16 November, 2009

You Know Who You Are...

In July of 2007 I was diagnosed with relatively severe prostate cancer. From mid-September of that year, for nine weeks, I underwent proton radiation therapy at Loma Linda Medical Center in CA.

The chart above shows my PSA levels 1) At the time of diagnosis, and 2) intervals since. So far so good.

I post this for o
nly one reason. There are those of you who are of such maturity that you should be having your PSA levels checked annually, but for various reasons you're not. Please, even if you aren't concerned for yourself, think of those others who are concerned about you.

28 October, 2009

25 October, 2009

Living in Pre-Rational America

When speaking and writing, I often refer to the place and time in which I find myself as "Pre-Rational America". In as much as I have been both queried and challenged as to my use of that term, allow me to offer the following evidence for my assertion:

According to a Harris poll:

82 percent of adult Americans believe in God,

79% believe heaven is a real place,

75% believe in angels,

Not only do 74% believe that Jesus is God or the son of God, but 72% accept the resurrection as fact and 60% that he was born of a virgin,

69% believe the soul survives death and 62% think both hell and Satan are real,

41% believe in ghosts,

35% in UFOs,

31% in witches,

29% in Astrology, and

21% in reincarnation.

Contrast all this to the fact that only 42% of Americans accept Evolution by Natural Selection as fact, and you are well on your way to understanding why I hold today's Americans in such disdain.

15 October, 2009

Damn. Just Damn

I lost my best and most loyal friend this morning, and there is a hole in my life that will take a long while to fill.

Nellie died at about 9:50 am, on her favorite bed in my office.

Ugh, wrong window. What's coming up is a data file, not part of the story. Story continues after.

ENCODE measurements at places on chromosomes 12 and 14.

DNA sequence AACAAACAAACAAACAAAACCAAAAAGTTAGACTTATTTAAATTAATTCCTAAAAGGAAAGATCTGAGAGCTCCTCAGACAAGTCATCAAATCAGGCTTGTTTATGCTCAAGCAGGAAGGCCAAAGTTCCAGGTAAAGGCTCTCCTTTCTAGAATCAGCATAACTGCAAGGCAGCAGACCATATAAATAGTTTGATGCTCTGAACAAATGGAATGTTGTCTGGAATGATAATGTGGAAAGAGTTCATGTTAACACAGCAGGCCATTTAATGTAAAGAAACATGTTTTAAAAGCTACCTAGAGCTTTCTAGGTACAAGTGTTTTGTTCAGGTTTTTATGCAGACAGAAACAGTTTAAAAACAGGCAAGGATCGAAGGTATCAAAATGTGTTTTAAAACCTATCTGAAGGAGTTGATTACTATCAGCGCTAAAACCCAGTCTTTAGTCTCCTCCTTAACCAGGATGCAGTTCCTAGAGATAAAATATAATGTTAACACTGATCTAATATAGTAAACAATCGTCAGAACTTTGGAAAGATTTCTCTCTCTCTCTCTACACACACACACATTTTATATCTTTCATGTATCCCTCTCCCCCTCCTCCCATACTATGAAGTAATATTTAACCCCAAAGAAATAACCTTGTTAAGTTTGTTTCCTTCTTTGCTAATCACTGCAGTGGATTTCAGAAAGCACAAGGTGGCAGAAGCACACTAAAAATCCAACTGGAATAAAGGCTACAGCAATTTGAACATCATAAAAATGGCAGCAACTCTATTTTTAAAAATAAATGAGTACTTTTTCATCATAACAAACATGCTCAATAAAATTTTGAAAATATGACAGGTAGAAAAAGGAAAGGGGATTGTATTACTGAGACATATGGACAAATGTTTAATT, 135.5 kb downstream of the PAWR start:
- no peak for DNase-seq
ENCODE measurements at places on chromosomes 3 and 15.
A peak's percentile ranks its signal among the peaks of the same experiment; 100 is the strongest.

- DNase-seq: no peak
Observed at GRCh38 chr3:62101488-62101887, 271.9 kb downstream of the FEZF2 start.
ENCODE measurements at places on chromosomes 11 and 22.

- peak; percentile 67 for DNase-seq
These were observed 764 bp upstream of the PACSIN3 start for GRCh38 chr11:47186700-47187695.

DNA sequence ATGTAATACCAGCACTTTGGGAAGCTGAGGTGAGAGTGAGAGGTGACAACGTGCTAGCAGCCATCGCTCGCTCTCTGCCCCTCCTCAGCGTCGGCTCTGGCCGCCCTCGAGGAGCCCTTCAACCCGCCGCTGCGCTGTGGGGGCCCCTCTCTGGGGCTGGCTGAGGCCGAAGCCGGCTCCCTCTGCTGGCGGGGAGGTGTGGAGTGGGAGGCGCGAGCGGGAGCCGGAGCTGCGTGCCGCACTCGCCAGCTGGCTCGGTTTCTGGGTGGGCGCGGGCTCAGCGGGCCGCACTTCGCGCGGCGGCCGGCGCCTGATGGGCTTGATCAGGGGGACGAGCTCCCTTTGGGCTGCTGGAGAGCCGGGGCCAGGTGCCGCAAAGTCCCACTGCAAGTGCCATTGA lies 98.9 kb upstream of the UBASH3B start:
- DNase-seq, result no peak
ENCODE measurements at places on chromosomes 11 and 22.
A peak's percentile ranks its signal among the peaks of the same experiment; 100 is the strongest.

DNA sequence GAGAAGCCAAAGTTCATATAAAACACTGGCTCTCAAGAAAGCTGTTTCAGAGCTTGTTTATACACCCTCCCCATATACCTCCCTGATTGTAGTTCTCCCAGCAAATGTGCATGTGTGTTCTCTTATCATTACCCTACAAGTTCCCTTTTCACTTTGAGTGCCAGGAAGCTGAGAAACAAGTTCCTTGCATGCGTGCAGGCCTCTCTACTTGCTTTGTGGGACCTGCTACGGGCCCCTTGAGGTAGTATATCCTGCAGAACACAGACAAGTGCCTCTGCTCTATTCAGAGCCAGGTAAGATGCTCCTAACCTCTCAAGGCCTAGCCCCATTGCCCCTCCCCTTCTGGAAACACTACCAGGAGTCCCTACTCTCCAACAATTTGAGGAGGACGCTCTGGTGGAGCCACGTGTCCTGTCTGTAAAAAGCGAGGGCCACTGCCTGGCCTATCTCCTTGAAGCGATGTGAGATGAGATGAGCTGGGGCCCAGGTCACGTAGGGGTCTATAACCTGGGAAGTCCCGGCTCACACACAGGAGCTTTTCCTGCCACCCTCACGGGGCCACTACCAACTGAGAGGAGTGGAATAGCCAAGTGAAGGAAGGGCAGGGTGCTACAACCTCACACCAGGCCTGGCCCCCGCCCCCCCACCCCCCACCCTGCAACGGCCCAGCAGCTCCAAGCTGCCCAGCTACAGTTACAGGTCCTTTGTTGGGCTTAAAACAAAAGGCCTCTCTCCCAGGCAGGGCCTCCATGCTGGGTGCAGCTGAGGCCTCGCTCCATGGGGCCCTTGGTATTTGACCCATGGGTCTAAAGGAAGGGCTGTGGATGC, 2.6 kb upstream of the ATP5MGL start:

It was a good thing, really. I had scheduled to have her put down a mere thirty minutes later, as it had become obvious her organs were shutting down due to end-stage liver disease. It was good, I think, that she died in familiar surroundings, with familiar sounds and smells until the last.

She had been diagnosed just three weeks ago, put on a course of “supportive” meds, and given three to six months to live. The end was sudden and unexpected. Until she stopped eating barely thirty-six hours earlier, there had been no sign that the end was so near. Just yesterday she eagerly joined me for a ride in the car as I ran some errands. When the sun rose this morning however,she was unable to even stand, and so I had called the vet and made arrangements. Thankfully they were not necessary.

Nellie was good to and for me. Unwilling to endure separations of more than a few minutes she followed me from room to room and dashed to the door at the slightest sign I was preparing to leave. A couple of times a day, indoors or out, she would assume a play bow, tail wagging, and commence to chase me until, generally after only a dozen steps or so she caught me; then rolled over on her back in anticipation of her celebratory belly rub.

On the one occasion a few years ago that the flu laid me up for a few days, the only times she left her station on the floor beside my bed was to join me on it. When I was away undergoing cancer treatment in California, she became depressed and sullen during the week, only to erupt in joy and play when I came home on the weekends.